Tape is withdrawn from the rotatable roll 36 and passed over idler roller 37. From idler roller 37 the tape is drawn to the primary drive roller 39. Roller 39 has flanges 67,68 (FIG. 4) on either side thereof which extend radially outwardly from the roller peripheral surface, which is generally indicated at 41 (FIG. 3), over which the tape is entrained. Secondary drive roller 56 is positioned between the drive roller flanges, the tape pressed being between the outer surface of auxiliary roller 56 and the peripheral surface 41 of drive roller 39.
As best seen in FIG. 4 and in the dotted line showing of FIG. 3, primary drive roller 39 has its surface 41 formed with a plurality of lands 60,61. These have non-slip coatings, such as a coarse, rough surface paper 62,63, which are separated by grooves 64,65,66 from each other and from the roller flanges 67,68. The surface of auxiliary roller 56 bears against the roughened coatings 62,63 between the primary drive roller flanges 67,68.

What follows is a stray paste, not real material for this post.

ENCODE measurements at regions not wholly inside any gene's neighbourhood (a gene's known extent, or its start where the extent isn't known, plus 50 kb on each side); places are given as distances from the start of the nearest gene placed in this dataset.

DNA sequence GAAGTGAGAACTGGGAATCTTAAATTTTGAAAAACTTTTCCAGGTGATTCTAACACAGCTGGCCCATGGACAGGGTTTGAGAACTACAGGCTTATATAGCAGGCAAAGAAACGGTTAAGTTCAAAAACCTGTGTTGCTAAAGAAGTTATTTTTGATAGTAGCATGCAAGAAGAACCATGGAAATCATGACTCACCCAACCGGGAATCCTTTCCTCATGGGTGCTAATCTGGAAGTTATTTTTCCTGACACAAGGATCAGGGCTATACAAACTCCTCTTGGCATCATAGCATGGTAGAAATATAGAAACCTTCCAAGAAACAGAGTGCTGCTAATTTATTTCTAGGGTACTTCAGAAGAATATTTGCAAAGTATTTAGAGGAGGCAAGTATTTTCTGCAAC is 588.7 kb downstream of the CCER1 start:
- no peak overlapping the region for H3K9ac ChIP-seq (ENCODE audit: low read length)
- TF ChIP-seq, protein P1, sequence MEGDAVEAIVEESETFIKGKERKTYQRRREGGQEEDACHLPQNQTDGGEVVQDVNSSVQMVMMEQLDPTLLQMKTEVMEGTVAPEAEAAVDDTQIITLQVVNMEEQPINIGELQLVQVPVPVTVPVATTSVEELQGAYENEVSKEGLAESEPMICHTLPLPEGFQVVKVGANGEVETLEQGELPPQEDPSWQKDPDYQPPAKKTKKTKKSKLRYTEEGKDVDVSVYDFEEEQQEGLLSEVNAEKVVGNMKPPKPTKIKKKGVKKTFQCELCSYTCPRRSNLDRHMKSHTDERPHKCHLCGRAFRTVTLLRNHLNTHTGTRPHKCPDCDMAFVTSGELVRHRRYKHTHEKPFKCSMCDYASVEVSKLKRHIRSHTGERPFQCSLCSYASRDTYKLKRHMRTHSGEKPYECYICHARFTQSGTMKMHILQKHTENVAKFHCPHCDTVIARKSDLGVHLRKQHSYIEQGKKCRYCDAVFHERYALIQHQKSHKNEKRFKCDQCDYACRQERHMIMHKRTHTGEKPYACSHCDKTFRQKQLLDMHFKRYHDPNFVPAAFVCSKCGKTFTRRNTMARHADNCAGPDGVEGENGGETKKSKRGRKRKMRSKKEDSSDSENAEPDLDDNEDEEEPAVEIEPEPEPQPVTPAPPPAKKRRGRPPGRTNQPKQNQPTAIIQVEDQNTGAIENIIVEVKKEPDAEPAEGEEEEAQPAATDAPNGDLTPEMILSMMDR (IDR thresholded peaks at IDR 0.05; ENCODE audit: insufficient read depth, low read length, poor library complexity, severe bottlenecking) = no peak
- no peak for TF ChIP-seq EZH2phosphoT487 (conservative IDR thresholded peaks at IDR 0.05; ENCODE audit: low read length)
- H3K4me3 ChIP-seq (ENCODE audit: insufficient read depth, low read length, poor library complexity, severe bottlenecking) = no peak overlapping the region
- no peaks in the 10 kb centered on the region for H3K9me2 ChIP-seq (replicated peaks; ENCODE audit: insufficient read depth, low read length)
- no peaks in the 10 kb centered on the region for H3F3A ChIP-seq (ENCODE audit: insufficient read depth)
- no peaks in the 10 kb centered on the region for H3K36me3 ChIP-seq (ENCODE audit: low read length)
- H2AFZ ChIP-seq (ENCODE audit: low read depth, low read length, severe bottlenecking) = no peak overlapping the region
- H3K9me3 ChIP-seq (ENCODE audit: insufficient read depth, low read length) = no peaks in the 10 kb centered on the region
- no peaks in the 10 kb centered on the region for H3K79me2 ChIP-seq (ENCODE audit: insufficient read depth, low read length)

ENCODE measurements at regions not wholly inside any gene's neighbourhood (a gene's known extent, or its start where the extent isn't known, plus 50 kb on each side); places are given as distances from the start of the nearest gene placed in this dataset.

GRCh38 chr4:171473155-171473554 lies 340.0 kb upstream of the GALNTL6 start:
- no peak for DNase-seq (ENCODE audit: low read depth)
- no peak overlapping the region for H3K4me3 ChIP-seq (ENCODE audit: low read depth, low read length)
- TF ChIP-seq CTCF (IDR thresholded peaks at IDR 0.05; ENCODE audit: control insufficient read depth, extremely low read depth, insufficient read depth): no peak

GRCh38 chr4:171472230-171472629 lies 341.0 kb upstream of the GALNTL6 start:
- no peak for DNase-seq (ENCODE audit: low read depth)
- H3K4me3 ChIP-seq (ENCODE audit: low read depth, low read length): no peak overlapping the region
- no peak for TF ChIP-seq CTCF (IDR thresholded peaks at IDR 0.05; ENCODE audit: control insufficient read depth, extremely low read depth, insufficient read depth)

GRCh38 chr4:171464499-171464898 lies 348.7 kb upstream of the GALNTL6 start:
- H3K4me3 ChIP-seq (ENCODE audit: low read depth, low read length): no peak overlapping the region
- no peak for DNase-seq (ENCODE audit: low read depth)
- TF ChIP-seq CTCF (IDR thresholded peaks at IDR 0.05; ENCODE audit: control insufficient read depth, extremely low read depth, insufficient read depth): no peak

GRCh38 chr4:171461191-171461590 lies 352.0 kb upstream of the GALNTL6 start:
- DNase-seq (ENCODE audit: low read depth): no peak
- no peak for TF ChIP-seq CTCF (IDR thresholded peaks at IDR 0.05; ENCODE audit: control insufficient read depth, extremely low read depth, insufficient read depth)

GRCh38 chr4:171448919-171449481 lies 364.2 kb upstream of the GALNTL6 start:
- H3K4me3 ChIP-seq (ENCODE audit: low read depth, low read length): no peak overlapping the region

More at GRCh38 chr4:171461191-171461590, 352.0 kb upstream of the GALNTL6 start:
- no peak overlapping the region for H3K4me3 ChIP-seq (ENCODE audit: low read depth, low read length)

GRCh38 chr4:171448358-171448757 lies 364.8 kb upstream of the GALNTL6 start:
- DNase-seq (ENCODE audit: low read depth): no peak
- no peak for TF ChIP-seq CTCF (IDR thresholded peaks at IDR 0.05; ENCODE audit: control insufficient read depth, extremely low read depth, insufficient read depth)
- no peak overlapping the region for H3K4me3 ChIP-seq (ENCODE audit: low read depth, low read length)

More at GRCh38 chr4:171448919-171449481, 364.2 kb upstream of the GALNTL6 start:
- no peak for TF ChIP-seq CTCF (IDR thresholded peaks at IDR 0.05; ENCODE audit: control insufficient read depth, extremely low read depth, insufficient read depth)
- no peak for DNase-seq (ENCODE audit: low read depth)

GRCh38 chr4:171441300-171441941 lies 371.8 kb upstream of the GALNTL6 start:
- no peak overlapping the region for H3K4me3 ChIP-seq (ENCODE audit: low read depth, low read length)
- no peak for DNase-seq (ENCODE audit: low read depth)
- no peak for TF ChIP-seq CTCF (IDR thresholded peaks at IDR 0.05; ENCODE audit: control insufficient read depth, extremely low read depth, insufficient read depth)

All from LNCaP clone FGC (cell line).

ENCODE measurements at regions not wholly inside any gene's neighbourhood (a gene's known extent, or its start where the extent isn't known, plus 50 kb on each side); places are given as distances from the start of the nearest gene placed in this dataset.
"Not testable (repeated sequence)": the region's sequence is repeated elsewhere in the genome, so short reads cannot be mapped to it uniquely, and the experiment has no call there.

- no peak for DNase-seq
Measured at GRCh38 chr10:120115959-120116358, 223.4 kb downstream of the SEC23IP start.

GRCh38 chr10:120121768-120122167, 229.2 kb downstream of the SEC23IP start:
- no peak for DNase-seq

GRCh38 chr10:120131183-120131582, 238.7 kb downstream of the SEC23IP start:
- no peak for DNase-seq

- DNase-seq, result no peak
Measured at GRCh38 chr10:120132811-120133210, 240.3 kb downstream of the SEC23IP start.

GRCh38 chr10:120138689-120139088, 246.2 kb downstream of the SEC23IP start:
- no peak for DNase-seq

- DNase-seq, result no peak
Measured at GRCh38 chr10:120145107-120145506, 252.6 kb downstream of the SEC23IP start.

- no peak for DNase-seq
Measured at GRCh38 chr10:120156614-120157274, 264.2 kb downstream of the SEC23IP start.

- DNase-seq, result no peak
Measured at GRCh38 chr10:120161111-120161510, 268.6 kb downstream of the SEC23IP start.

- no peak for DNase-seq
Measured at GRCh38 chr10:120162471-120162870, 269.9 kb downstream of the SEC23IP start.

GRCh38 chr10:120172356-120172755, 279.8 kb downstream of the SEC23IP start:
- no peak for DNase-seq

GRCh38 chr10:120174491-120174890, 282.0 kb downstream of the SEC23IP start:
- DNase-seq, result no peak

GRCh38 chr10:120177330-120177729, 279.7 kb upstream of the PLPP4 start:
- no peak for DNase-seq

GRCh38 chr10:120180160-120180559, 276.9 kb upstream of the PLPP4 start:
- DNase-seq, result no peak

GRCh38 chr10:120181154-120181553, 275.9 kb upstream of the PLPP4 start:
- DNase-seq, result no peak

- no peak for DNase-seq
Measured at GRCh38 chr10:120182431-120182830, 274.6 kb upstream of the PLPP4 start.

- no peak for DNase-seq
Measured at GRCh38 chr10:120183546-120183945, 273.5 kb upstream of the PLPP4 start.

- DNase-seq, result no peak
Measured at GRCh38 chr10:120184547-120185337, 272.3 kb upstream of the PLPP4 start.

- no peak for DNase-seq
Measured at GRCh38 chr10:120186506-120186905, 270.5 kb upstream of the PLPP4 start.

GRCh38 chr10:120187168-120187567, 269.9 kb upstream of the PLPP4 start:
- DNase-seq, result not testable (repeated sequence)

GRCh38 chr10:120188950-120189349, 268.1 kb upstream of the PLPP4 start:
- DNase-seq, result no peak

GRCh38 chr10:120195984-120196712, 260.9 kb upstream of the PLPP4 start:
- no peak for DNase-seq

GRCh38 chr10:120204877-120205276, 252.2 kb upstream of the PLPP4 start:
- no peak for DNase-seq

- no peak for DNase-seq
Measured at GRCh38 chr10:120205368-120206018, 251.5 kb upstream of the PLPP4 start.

An applicator cover 33 is pivoted to the body plate 32 by an elongate set of hinges 31, and is locked to the body by a releasable latch 35.
Tape drawn from the tape roll 36 by the drive rollers 39,56 is fed past a cutting station 70 (FIG. 6). Such station 70 is mounted to the applicator body at a location between the power/pressure roller and the drive rollers. The cutting station is illustrated in detail in FIGS. 7, 8 and 9.) FIG. 7 shows an L-shaped cutter body 74 having a connecting leg 76 that is bolted to the outside of body plate 32 by bolts 77a and 77b (FIGS. 5 and 11). Body 74 also has a primary leg 78 in which is formed an elongate bore 80, of generally circular cross section, extending the length of leg 78 (FIG. 8).
Bore 80 has a longitudinal opening at a lower portion thereof. Slidably mounted in bore 80 is a cylindrical carriage 86, having a pull cable 88 secured to an outer end thereof. Cable 88 extends from the cutter body 74 through a cable housing 90, which extends upwardly along the applicator housing and through a part of the handle (see FIG. 14) to a handle trigger 94 (FIG. 1). This enables an operator holding the handle part 24 to pull on the cable and thereby pull the cylindrical carriage 86 from one end of the bore 80 to the other. Interposed between the outer end of the bore and the outer end of carriage 86 is a compression spring 96 that drives the carriage 86 back toward the inner end of the cutter bore 80.